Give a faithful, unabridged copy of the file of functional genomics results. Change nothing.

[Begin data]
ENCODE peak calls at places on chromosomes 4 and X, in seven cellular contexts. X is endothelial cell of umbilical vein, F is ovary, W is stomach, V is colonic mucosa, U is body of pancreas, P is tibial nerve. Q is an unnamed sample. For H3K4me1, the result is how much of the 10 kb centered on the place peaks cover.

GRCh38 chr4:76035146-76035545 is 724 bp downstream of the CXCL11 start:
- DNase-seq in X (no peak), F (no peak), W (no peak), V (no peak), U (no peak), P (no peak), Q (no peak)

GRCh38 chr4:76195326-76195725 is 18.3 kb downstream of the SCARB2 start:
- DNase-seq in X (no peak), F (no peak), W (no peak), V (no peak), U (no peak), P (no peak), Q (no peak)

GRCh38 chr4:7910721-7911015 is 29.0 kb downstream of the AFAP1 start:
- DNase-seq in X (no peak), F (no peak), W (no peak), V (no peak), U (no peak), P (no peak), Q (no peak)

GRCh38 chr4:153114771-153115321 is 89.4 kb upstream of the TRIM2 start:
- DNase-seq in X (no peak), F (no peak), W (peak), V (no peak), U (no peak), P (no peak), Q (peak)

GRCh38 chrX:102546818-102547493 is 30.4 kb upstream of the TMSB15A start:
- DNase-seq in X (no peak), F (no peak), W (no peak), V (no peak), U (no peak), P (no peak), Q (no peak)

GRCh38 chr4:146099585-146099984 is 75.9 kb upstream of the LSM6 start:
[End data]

ENCODE peak calls at places on chromosomes 4 and X, in seven cellular contexts. X is endothelial cell of umbilical vein, F is ovary, W is stomach, V is colonic mucosa, U is body of pancreas, P is tibial nerve. Q is an unnamed sample. For H3K4me1, the result is how much of the 10 kb centered on the place peaks cover.

GRCh38 chr4:76035146-76035545 is 724 bp downstream of the CXCL11 start:
- DNase-seq in X (no peak), F (no peak), W (no peak), V (no peak), U (no peak), P (no peak), Q (no peak)

GRCh38 chr4:76195326-76195725 is 18.3 kb downstream of the SCARB2 start:
- DNase-seq in X (no peak), F (no peak), W (no peak), V (no peak), U (no peak), P (no peak), Q (no peak)

GRCh38 chr4:7910721-7911015 is 29.0 kb downstream of the AFAP1 start:
- DNase-seq in X (no peak), F (no peak), W (no peak), V (no peak), U (no peak), P (no peak), Q (no peak)

GRCh38 chr4:153114771-153115321 is 89.4 kb upstream of the TRIM2 start:
- DNase-seq in X (no peak), F (no peak), W (peak), V (no peak), U (no peak), P (no peak), Q (peak)

GRCh38 chrX:102546818-102547493 is 30.4 kb upstream of the TMSB15A start:
- DNase-seq in X (no peak), F (no peak), W (no peak), V (no peak), U (no peak), P (no peak), Q (no peak)

GRCh38 chr4:146099585-146099984 is 75.9 kb upstream of the LSM6 start: